Ski resorts begin uphill climb

The new Lauchernalp cable car should increase capacity at the resort by up to 20 per cent

The new ski season has opened in the Swiss Alps amid a rash of mergers, expansions and announcements of major projects.

This content was published on December 3, 2003 - 17:33

Global warming and declining popularity for the sport are forcing many resorts to reassess their future.

A report published on Tuesday by the United Nations Environment Programme (Unep) warned that up to half of Switzerland's ski resorts could face economic hardship or bankruptcy because of global warming.

The economic importance of alpine resorts to Switzerland was underlined by the presence of several high-ranking politicians last Saturday at the unveiling of a new cable car in the small canton Valais resort of Lauchernalp.

Adolf Ogi, the United Nations special adviser on sport and former Swiss cabinet minister, cut the ribbon to officially open the new cable car.

The new high-speed lift takes skiers from 2,700 metres above sea level, previously the highest point in Lauchernalp, to 3,100m where they can ski down a glacier.

It makes Lauchernalp the fifth-highest ski region in the Swiss Alps, giving it an important competitive edge, since its 25 kilometres of groomed slopes pale alongside Switzerland’s big resorts.

For example, Zermatt and Verbier have around 400km. A recent merger of cable car companies in and around Davos has created a ski area with 320km of pistes.

Carrying hopes

The livelihoods of everyone in Lauchernalp's surrounding villages depend directly or indirectly on the resort, so the new lift is seen as a key investment.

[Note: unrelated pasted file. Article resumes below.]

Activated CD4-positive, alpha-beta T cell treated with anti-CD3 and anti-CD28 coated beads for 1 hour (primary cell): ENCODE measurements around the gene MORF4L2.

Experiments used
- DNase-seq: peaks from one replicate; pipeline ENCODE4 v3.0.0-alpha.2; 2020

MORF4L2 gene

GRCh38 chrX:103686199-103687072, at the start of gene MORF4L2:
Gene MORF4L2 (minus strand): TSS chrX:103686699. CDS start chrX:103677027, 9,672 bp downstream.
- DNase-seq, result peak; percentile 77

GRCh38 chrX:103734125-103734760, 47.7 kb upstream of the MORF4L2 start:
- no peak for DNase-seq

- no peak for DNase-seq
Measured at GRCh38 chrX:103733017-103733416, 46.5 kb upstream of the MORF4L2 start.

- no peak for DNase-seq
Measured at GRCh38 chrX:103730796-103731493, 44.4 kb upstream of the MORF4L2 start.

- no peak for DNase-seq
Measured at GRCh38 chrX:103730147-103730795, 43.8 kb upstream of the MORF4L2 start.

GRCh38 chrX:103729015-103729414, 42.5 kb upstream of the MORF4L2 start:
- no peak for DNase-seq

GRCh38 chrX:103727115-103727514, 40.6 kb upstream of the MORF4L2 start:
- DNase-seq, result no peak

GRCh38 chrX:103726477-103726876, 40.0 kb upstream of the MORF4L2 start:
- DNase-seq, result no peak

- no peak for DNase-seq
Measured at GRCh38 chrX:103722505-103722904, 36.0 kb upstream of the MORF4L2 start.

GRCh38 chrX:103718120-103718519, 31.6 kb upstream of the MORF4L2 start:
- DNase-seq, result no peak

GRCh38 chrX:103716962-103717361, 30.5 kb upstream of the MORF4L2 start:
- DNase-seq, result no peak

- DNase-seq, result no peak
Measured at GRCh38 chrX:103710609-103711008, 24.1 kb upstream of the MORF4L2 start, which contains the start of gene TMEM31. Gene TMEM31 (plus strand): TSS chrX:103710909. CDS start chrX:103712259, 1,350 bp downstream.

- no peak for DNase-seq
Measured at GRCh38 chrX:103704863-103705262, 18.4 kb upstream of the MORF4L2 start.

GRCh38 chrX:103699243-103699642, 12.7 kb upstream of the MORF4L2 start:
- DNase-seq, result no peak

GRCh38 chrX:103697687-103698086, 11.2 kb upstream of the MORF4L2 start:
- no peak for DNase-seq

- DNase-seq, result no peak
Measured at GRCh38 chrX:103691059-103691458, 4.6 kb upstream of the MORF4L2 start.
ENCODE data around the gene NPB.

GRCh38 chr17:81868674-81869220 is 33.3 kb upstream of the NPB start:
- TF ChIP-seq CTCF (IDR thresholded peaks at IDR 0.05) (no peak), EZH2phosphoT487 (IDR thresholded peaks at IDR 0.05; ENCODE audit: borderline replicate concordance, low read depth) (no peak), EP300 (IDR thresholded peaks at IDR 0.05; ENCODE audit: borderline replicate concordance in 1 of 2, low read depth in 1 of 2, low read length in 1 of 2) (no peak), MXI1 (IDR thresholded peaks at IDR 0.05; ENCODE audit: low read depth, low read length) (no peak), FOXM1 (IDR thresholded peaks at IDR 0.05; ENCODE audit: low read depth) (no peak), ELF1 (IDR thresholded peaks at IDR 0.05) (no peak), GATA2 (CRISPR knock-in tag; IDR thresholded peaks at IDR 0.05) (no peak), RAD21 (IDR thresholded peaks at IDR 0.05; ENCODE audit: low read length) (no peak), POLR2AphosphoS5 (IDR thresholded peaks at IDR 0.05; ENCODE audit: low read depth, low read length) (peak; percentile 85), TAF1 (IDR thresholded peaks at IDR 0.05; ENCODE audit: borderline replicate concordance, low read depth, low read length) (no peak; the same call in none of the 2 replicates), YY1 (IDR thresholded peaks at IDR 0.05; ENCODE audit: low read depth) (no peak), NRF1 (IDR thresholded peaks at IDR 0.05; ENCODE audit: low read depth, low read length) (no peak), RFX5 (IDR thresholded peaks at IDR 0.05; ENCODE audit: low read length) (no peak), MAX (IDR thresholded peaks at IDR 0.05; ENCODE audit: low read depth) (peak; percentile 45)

“Without ski lifts, there would be no work here, so people would be forced to leave the valley,” said Peter Vollmer, president of the Swiss Cable Car Association.

In Vollmer’s opinion, ten to 20 per cent of ski resorts will disappear over the next decade.

Hans-Ruedi Müller, head of the Research Institute for Leisure and Tourism at the University of Bern, puts a different spin on what is a bleak picture.

“Only ten or 12 [out of an estimated 230 ski resorts] still have potential for growth. The others will stagnate,” he told swissinfo.

But recent investment in new infrastructure is proof that resorts are starting to wake up to the realities of the 21st century.

The popularity of skiing in the Swiss Alps has been in decline since it reached a peak in the late 1980s, and global warming has forced resorts like Lauchernalp to climb higher to ensure good snow conditions.

Big is best

The move towards bigger and higher ski areas has also produced a planned merger to connect three resorts, two in central Switzerland and another in the Bernese Oberland.

The proposal calls for the construction of nine new lifts to connect the Bernese Oberland resort of Meiringen-Hasliberg with Melchsee Frutt in canton Obwalden and Engelberg-Titlis in canton Lucerne.

“We believe only big resorts can survive,” said Albert Wyler, managing director of the Titlis cable car company at a news conference last week to announce the merger.